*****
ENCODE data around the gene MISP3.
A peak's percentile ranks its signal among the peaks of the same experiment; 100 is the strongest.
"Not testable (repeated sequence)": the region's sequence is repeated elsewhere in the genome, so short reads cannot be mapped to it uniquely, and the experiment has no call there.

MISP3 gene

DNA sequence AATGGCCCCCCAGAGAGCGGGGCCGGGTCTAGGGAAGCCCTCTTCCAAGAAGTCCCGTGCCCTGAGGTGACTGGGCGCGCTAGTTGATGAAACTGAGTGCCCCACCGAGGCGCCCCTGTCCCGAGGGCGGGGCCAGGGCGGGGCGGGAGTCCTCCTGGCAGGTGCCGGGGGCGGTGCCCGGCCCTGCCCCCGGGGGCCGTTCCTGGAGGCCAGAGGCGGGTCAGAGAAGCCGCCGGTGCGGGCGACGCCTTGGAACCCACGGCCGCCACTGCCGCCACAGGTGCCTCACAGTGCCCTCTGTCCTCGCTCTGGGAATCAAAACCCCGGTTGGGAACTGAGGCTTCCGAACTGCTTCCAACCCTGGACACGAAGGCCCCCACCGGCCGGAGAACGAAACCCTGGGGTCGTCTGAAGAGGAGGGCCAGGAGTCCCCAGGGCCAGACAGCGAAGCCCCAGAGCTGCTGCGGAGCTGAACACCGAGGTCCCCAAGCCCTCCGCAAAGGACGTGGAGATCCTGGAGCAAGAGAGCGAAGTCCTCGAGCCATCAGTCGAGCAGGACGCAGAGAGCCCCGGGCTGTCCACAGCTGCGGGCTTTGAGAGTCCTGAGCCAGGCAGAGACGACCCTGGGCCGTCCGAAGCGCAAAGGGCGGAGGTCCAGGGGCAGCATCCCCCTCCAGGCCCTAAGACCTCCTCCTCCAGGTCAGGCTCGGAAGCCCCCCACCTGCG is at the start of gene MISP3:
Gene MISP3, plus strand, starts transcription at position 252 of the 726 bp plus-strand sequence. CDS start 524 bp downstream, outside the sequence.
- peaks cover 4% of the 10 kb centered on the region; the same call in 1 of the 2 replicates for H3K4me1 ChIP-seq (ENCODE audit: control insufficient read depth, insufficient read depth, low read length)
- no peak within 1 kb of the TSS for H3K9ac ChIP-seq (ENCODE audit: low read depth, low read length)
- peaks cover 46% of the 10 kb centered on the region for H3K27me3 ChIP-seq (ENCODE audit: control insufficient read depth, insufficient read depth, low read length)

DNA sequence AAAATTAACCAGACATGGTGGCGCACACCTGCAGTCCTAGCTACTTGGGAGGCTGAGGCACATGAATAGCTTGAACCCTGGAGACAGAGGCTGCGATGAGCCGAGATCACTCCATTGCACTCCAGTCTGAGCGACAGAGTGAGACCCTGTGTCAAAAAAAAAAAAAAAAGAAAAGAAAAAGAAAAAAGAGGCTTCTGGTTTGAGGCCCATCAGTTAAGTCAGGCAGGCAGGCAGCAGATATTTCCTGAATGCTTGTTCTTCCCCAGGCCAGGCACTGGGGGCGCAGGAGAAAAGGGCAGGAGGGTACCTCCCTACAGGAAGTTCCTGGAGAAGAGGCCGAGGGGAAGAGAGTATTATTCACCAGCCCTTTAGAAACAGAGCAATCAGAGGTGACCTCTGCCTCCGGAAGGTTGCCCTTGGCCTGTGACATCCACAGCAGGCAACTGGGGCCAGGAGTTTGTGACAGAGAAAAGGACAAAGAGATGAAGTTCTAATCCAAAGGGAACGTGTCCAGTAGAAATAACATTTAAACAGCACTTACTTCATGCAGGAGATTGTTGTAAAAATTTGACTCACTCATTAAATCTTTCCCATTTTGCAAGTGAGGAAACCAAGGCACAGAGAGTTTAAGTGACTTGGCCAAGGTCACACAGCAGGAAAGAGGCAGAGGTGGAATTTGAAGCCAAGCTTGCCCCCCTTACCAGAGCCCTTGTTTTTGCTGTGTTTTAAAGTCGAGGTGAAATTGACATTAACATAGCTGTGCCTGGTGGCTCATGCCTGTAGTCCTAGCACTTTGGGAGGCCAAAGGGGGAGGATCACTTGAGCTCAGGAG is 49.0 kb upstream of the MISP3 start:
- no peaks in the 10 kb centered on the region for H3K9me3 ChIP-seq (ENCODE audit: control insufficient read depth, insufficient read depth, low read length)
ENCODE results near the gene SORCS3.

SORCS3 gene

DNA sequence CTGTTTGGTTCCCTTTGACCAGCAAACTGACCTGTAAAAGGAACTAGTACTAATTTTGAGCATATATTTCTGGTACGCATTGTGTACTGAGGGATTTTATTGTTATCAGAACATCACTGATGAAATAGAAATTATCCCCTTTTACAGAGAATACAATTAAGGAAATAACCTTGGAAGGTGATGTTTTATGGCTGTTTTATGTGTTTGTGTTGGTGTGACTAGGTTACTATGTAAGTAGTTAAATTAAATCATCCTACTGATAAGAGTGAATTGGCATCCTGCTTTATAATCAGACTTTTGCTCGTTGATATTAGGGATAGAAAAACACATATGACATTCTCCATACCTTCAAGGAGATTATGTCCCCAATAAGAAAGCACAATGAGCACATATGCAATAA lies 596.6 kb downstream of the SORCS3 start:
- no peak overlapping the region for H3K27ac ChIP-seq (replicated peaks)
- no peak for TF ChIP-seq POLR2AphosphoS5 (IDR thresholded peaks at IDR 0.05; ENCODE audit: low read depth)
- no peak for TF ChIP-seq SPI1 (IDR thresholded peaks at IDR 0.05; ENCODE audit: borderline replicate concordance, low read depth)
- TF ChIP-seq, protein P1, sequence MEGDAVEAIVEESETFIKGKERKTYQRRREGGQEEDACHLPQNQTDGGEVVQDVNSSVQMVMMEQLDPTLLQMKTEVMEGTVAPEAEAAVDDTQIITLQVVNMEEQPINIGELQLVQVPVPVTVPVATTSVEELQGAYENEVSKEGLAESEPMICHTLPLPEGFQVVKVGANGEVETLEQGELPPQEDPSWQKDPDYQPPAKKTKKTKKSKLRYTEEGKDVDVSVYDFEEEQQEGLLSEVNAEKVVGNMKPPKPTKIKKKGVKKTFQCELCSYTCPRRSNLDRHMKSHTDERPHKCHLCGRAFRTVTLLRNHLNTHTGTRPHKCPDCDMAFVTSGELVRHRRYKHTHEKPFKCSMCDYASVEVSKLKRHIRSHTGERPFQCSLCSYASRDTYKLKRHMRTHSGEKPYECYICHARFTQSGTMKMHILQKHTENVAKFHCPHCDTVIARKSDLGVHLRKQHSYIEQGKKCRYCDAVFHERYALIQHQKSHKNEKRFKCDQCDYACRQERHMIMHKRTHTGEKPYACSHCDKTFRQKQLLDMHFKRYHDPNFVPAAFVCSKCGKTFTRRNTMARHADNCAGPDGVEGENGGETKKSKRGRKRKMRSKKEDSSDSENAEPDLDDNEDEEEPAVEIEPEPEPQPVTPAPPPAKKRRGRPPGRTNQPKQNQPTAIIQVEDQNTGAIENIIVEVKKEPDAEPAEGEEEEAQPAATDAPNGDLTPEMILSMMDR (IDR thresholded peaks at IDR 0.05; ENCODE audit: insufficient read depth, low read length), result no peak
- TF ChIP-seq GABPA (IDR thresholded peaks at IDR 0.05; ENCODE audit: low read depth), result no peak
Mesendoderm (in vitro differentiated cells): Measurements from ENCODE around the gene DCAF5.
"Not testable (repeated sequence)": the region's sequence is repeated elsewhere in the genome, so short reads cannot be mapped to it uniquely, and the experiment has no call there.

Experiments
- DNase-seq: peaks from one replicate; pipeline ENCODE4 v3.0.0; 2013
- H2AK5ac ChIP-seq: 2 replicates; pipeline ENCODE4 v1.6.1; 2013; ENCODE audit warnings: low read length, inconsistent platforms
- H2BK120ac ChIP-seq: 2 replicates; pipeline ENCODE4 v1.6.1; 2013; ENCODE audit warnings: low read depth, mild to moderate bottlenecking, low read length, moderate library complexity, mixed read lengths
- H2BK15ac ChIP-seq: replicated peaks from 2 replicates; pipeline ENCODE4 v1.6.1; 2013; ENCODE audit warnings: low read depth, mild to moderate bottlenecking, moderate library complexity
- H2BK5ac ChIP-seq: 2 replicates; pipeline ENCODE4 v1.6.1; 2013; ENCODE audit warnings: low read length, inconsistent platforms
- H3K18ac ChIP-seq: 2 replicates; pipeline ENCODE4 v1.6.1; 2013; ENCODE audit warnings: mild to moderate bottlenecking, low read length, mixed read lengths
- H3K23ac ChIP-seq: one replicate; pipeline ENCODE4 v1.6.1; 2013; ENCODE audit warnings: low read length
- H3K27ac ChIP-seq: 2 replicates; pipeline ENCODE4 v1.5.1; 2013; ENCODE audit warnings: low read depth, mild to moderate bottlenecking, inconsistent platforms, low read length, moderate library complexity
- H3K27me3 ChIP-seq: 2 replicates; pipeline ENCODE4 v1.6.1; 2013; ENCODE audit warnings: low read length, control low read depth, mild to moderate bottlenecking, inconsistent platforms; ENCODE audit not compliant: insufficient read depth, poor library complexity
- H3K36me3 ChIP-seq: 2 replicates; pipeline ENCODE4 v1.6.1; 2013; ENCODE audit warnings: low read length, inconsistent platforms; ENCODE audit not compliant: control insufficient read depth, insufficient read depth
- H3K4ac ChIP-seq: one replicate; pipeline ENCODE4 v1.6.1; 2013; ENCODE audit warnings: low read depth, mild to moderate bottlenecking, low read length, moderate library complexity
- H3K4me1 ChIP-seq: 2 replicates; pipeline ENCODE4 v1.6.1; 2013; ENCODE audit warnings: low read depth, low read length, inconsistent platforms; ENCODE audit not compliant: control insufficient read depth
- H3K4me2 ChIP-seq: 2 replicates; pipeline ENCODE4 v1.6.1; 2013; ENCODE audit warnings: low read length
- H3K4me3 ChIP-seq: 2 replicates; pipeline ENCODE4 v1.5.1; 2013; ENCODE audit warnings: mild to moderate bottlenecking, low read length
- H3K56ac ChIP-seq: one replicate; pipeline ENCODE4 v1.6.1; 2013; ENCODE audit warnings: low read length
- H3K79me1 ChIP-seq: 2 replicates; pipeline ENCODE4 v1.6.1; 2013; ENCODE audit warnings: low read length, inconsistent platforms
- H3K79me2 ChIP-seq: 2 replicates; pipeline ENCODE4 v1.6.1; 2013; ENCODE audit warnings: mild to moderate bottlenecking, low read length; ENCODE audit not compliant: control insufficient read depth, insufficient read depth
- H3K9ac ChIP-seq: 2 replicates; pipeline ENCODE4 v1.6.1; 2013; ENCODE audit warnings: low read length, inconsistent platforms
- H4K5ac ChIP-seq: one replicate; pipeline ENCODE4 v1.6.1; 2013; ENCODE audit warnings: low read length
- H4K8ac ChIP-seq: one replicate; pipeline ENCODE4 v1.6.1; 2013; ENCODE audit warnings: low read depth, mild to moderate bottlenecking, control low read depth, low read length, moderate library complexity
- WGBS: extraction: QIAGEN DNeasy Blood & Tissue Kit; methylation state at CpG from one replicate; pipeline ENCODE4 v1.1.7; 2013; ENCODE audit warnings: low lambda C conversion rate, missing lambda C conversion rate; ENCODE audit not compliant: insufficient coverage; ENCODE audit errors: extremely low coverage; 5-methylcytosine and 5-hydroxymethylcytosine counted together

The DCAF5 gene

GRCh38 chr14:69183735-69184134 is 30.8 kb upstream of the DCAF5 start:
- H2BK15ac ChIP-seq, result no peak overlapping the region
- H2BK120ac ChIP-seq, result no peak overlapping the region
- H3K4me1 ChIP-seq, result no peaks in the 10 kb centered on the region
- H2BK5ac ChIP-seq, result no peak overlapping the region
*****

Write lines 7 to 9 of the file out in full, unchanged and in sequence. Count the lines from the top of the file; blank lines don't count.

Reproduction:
- peaks cover 4% of the 10 kb centered on the region; the same call in 1 of the 2 replicates for H3K4me1 ChIP-seq (ENCODE audit: control insufficient read depth, insufficient read depth, low read length)
- no peak within 1 kb of the TSS for H3K9ac ChIP-seq (ENCODE audit: low read depth, low read length)
- peaks cover 46% of the 10 kb centered on the region for H3K27me3 ChIP-seq (ENCODE audit: control insufficient read depth, insufficient read depth, low read length)